3. Blueberry juice causes potent relaxation of rat aortic rings via the activation of potassium channels and the H₂S pathway.

    Science.gov (United States)

    Horrigan, Louise A; Holohan, Catherine A; Lawless, Gráinne A; Murtagh, Melissa A; Williams, Carmel T; Webster, Christina M

    2013-02-26

    The objective of this study was to investigate the in vitro effects of blueberry juice on healthy rat aortic rings, and to explore the roles of potassium channels and of the hydrogen sulphide (H(2)S) pathway in mediating the effects of blueberry juice. Firstly, the antioxidant capacity of blueberry juice was compared to other popular juice drinks using the Folin-Ciocalteu and the DPPH assays. Blueberry juice had significantly higher total polyphenol content than any of the other drinks studied (p blueberry juice on noradrenaline-contracted aortic rings was then observed, and the juice caused significant inhibition of noradrenaline-induced contractions (p blueberry juice (p blueberry juice (p blueberry juice has potent vasorelaxing properties, and thus may be a useful dietary agent for the prevention and treatment of hypertension. This study also provides strong evidence that Kv channels and the CSE/H(2)S pathway may be responsible, at least in part, for mediating the effects of blueberry juice.

  4. Delayed LGI1 seropositivity in voltage-gated potassium channel (VGKC)-complex antibody limbic encephalitis

    OpenAIRE

    Sweeney, Michael; Galli, Jonathan; McNally, Scott; Tebo, Anne; Haven, Thomas; Thulin, Perla; Clardy, Stacey L

    2017-01-01

    We utilise a clinical case to highlight why exclusion of voltage-gated potassium channel (VGKC)-complex autoantibody testing in serological evaluation of patients may delay or miss the diagnosis. A 68-year-old man presented with increasing involuntary movements consistent with faciobrachial dystonic seizures (FBDS). Initial evaluation demonstrated VGKC antibody seropositivity with leucine-rich glioma-inactivated 1 (LGI1) and contactin-associated protein-like 2 (CASPR2) seronegativity. Aggress...

  5. Strontium and barium in aqueous solution and a potassium channel binding site

    Science.gov (United States)

    Chaudhari, Mangesh I.; Rempe, Susan B.

    2018-06-01

    Ion hydration structure and free energy establish criteria for understanding selective ion binding in potassium (K+) ion channels and may be significant to understanding blocking mechanisms as well. Recently, we investigated the hydration properties of Ba2+, the most potent blocker of K+ channels among the simple metal ions. Here, we use a similar method of combining ab initio molecular dynamics simulations, statistical mechanical theory, and electronic structure calculations to probe the fundamental hydration properties of Sr2+, which does not block bacterial K+ channels. The radial distribution of water around Sr2+ suggests a stable 8-fold geometry in the local hydration environment, similar to Ba2+. While the predicted hydration free energy of -331.8 kcal/mol is comparable with the experimental result of -334 kcal/mol, the value is significantly more favorable than the -305 kcal/mol hydration free energy of Ba2+. When placed in the innermost K+ channel blocking site, the solvation free energies and lowest energy structures of both Sr2+ and Ba2+ are nearly unchanged compared with their respective hydration properties. This result suggests that the block is not attributable to ion trapping due to +2 charge, and differences in blocking behavior arise due to free energies associated with the exchange of water ligands for channel ligands instead of free energies of transfer from water to the binding site.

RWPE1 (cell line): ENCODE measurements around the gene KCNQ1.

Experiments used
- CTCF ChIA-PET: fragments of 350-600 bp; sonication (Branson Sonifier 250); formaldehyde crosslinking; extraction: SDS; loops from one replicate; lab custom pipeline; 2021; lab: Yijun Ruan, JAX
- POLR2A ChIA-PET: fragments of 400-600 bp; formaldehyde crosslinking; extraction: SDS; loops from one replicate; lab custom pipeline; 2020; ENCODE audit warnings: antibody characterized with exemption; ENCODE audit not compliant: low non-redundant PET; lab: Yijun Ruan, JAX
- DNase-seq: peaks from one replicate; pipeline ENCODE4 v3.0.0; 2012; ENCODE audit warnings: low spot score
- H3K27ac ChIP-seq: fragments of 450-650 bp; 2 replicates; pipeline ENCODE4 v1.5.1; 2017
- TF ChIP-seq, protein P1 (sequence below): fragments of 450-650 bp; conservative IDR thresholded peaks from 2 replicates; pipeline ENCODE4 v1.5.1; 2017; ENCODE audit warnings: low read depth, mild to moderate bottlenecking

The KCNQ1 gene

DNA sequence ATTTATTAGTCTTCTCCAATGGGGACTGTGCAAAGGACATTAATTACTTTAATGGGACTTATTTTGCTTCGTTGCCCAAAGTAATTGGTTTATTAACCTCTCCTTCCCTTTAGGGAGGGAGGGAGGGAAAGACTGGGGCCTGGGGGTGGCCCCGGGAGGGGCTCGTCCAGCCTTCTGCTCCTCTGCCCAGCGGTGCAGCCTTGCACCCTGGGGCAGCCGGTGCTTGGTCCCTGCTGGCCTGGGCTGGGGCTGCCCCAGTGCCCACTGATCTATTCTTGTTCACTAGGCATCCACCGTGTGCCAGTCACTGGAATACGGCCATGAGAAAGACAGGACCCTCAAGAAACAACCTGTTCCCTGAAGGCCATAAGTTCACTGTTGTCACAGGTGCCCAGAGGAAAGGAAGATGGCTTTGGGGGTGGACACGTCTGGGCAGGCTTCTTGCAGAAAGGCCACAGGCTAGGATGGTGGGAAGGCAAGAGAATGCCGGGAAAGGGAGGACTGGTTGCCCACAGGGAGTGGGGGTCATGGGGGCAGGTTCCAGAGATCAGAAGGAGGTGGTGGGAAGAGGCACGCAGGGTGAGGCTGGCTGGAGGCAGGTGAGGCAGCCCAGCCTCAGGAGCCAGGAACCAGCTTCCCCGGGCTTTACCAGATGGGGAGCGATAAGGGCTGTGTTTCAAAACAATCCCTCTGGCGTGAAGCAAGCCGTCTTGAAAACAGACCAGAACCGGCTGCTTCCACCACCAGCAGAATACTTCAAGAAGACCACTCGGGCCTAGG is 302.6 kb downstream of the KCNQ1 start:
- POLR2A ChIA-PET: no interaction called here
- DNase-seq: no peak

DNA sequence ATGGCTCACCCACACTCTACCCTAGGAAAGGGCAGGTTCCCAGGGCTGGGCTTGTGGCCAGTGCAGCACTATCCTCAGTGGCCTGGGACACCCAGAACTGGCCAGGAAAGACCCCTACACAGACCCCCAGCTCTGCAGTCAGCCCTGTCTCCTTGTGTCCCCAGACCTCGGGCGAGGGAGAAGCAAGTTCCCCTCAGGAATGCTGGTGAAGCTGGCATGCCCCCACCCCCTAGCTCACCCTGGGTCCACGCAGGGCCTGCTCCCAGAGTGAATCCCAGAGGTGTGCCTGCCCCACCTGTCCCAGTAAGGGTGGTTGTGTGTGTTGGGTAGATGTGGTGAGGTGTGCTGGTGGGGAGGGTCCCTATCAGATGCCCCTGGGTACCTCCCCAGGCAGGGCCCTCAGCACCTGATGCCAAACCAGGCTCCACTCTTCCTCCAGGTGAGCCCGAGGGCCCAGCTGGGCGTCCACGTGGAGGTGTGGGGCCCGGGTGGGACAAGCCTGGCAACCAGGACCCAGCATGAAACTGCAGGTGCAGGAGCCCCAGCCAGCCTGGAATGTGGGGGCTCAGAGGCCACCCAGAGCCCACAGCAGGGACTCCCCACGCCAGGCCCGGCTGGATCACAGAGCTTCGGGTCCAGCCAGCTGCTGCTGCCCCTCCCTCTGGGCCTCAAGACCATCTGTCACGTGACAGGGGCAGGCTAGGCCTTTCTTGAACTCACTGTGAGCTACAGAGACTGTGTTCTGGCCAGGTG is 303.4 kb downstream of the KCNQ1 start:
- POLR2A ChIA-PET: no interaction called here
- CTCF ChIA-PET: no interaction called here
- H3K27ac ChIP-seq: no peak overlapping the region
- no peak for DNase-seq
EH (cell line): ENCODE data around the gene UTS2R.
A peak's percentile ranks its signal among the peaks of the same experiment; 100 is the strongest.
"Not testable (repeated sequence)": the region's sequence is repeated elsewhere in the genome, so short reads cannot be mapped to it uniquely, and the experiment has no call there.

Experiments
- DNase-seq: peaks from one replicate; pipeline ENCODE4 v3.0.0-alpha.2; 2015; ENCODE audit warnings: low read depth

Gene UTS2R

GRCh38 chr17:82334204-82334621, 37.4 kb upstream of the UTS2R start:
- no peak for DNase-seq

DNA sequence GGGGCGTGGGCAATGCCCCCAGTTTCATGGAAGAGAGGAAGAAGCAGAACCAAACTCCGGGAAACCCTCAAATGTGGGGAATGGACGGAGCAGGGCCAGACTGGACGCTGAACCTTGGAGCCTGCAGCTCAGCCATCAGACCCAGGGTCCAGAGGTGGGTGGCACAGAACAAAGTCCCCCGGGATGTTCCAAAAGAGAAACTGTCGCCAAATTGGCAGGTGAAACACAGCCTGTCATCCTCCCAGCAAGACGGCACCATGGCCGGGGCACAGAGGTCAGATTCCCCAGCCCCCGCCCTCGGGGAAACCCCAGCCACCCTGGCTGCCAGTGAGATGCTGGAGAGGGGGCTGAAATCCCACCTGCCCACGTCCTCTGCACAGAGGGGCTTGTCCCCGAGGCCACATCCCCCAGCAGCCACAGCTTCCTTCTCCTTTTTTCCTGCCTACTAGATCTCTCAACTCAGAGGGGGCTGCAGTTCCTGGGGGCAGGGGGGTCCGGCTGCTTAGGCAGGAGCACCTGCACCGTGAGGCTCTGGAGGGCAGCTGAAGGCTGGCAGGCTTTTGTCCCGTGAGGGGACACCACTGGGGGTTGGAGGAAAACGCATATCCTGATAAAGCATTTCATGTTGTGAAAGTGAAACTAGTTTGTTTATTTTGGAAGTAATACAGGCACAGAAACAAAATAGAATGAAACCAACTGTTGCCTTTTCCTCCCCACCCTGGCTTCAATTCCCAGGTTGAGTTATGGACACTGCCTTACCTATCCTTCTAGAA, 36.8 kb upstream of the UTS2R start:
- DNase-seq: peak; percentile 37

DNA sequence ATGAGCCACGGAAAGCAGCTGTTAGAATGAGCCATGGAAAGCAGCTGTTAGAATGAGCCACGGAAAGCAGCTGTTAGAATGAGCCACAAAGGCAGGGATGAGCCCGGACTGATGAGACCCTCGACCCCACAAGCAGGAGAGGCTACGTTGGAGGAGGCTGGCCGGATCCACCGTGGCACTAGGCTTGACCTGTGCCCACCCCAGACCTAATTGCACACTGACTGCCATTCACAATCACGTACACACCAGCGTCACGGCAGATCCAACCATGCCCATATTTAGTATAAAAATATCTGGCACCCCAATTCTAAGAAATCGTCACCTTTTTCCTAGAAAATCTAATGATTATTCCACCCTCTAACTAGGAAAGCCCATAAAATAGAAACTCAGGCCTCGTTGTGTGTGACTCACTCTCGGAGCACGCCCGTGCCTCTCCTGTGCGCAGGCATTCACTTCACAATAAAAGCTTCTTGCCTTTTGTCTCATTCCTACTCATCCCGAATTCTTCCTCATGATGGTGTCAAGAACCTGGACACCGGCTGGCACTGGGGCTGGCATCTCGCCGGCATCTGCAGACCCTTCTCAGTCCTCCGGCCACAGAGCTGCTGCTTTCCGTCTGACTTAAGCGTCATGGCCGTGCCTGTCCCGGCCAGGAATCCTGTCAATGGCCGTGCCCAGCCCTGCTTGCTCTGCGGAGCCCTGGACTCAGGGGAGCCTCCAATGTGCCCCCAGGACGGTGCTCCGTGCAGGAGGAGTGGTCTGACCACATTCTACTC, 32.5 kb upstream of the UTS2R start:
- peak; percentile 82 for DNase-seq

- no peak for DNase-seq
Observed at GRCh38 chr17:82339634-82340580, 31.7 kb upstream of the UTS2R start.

6. Non-equivalent role of TM2 gating hinges in heteromeric Kir4.1/Kir5.1 potassium channels.

    Science.gov (United States)

    Shang, Lijun; Tucker, Stephen J

    2008-02-01

    Comparison of the crystal structures of the KcsA and MthK potassium channels suggests that the process of opening a K(+) channel involves pivoted bending of the inner pore-lining helices at a highly conserved glycine residue. This bending motion is proposed to splay the transmembrane domains outwards to widen the gate at the "helix-bundle crossing". However, in the inwardly rectifying (Kir) potassium channel family, the role of this "hinge" residue in the second transmembrane domain (TM2) and that of another putative glycine gating hinge at the base of TM2 remain controversial. We investigated the role of these two positions in heteromeric Kir4.1/Kir5.1 channels, which are unique amongst Kir channels in that both subunits lack a conserved glycine at the upper hinge position. Contrary to the effect seen in other channels, increasing the potential flexibility of TM2 by glycine substitutions at the upper hinge position decreases channel opening. Furthermore, the contribution of the Kir4.1 subunit to this process is dominant compared to Kir5.1, demonstrating a non-equivalent contribution of these two subunits to the gating process. A homology model of heteromeric Kir4.1/Kir5.1 shows that these upper "hinge" residues are in close contact with the base of the pore alpha-helix that supports the selectivity filter. Our results also indicate that the highly conserved glycine at the "lower" gating hinge position is required for tight packing of the TM2 helices at the helix-bundle crossing, rather than acting as a hinge residue.

  7. Selection of Inhibitor-Resistant Viral Potassium Channels Identifies a Selectivity Filter Site that Affects Barium and Amantadine Block

    Science.gov (United States)